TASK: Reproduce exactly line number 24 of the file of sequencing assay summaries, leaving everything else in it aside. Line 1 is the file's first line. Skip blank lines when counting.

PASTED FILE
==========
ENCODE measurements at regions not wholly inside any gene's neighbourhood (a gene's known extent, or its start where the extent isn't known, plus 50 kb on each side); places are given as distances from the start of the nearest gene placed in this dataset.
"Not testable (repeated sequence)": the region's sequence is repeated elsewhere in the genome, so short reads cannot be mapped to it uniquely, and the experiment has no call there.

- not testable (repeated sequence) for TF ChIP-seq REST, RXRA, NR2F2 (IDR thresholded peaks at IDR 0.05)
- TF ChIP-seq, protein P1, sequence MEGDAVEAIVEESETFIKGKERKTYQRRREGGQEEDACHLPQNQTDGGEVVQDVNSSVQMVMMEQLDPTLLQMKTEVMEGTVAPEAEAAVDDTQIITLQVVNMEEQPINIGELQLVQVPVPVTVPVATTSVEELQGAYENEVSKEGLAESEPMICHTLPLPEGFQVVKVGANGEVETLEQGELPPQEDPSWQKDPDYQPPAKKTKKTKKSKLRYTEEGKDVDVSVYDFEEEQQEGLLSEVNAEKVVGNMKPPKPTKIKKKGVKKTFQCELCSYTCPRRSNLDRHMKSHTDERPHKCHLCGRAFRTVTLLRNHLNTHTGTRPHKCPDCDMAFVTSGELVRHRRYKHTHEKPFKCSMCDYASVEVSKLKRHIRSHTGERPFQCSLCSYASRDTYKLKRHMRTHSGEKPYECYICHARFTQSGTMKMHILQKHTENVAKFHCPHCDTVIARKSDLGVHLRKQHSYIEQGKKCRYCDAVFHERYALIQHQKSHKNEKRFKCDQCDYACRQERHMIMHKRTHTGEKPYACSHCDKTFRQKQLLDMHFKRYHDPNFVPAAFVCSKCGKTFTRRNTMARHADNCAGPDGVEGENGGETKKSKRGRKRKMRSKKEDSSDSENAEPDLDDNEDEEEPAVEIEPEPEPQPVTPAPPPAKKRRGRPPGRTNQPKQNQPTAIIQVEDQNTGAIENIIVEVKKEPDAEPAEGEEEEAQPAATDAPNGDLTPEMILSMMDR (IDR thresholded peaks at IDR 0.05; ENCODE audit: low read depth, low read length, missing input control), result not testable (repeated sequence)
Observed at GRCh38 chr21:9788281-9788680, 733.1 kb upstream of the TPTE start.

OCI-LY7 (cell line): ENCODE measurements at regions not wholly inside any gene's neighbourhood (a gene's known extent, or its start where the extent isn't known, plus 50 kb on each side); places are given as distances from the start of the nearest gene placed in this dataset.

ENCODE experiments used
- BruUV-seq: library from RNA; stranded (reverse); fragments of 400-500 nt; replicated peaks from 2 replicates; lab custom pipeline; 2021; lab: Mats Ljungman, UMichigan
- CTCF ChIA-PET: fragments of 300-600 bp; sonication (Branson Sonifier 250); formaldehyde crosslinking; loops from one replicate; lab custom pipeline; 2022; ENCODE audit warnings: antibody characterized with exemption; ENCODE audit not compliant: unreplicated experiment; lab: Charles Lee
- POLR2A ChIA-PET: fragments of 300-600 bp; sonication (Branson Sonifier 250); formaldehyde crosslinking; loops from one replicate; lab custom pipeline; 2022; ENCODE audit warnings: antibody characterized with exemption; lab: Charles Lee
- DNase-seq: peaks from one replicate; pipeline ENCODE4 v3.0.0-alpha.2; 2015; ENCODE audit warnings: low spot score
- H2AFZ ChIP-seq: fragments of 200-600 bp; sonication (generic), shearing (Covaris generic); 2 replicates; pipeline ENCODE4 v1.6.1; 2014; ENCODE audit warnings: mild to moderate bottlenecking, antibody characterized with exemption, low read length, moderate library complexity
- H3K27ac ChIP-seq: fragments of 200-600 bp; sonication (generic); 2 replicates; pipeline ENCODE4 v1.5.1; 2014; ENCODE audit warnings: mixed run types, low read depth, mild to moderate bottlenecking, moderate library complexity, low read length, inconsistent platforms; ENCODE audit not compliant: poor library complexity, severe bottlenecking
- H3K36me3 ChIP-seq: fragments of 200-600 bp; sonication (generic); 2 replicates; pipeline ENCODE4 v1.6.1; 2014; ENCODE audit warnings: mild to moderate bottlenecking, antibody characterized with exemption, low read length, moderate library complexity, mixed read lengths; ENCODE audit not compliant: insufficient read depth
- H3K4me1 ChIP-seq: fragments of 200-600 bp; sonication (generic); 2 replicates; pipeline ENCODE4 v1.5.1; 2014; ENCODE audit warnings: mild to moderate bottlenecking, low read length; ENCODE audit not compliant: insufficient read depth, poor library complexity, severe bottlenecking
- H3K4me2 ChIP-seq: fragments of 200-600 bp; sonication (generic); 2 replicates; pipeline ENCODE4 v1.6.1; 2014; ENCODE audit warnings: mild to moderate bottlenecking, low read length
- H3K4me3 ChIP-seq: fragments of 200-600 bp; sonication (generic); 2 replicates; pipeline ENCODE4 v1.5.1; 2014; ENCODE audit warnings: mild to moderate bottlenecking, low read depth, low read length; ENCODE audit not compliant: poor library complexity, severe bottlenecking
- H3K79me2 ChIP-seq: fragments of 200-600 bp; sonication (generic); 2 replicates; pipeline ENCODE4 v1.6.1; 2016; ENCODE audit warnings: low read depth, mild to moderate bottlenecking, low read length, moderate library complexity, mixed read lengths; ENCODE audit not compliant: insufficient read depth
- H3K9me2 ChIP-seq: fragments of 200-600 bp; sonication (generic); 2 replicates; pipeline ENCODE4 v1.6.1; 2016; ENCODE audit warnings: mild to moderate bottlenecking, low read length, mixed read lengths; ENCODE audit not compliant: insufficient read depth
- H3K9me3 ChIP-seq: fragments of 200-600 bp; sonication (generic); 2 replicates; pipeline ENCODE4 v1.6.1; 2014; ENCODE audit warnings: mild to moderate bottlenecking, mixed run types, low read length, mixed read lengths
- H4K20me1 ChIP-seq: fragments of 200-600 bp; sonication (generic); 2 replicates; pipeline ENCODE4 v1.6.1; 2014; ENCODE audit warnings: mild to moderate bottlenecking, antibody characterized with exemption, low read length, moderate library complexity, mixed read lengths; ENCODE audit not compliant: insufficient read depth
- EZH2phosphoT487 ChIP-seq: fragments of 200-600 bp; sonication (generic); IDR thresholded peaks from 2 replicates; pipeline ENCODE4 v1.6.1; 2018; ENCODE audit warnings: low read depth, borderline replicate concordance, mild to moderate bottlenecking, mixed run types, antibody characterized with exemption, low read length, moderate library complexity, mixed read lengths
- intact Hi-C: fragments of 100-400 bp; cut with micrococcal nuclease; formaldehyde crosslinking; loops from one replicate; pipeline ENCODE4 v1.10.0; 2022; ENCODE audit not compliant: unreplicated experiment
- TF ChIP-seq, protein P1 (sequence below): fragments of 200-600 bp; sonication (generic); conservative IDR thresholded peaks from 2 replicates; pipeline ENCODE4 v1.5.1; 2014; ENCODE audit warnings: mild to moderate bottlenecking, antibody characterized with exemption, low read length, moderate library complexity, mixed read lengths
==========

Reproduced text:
- TF ChIP-seq, protein P1 (sequence below): fragments of 200-600 bp; sonication (generic); conservative IDR thresholded peaks from 2 replicates; pipeline ENCODE4 v1.5.1; 2014; ENCODE audit warnings: mild to moderate bottlenecking, antibody characterized with exemption, low read length, moderate library complexity, mixed read lengths